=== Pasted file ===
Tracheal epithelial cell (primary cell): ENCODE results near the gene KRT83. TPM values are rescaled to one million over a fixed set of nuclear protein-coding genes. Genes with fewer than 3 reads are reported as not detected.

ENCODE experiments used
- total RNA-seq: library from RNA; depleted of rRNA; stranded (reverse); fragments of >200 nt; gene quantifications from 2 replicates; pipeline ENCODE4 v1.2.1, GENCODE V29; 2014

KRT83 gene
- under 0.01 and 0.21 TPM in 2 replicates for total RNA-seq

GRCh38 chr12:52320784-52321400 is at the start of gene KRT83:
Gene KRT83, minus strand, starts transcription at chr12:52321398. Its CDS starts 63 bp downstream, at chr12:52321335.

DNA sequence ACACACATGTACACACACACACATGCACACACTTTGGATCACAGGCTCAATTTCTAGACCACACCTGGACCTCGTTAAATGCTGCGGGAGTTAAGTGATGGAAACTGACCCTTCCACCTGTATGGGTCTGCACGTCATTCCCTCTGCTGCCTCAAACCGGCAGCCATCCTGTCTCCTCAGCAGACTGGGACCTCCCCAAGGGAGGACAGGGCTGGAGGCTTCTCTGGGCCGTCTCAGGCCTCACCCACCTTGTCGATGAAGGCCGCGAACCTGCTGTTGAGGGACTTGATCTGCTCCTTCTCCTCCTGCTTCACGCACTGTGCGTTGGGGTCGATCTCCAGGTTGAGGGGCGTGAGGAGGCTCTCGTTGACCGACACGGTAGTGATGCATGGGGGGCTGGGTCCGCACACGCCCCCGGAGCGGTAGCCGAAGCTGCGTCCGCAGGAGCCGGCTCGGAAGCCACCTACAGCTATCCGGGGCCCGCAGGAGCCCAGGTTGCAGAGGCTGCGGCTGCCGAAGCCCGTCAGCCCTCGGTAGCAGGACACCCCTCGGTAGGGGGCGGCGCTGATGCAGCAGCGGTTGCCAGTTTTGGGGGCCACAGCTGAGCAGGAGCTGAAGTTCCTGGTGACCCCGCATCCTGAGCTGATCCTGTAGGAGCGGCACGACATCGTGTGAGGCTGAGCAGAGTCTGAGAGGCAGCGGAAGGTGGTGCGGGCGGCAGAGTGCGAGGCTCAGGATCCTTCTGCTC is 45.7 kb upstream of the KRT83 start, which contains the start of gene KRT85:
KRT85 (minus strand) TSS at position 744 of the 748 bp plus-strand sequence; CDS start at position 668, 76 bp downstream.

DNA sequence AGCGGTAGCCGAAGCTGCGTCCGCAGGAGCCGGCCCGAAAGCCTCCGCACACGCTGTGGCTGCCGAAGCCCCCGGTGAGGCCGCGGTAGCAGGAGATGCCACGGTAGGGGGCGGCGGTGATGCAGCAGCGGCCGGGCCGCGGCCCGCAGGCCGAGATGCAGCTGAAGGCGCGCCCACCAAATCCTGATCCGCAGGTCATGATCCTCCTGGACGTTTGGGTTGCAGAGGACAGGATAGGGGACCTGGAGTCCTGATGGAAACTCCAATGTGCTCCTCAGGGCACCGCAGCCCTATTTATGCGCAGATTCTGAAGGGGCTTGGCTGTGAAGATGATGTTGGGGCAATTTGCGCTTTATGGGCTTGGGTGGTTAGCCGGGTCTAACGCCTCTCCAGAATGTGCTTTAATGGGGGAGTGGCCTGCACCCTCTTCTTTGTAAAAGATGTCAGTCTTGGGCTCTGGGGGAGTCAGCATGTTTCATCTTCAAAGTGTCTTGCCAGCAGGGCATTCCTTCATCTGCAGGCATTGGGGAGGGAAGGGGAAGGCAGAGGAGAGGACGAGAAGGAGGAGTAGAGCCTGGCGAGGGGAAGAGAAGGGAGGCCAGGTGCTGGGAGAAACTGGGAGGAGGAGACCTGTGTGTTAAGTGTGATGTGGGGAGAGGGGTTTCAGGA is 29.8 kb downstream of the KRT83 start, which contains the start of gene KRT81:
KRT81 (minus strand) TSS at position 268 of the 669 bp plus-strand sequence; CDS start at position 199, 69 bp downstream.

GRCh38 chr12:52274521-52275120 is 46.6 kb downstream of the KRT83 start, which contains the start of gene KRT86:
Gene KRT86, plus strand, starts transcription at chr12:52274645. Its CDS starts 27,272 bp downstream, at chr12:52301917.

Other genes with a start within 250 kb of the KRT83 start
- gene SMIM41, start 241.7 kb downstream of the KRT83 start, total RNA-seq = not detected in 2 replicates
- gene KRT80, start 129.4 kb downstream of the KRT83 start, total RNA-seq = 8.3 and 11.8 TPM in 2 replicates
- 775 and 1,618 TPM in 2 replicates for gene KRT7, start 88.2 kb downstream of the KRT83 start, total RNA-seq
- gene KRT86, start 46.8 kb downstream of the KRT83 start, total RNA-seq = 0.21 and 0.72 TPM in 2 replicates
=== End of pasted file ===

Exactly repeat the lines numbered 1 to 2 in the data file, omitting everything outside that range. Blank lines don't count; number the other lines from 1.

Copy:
Tracheal epithelial cell (primary cell): ENCODE results near the gene KRT83. TPM values are rescaled to one million over a fixed set of nuclear protein-coding genes. Genes with fewer than 3 reads are reported as not detected.

ENCODE experiments used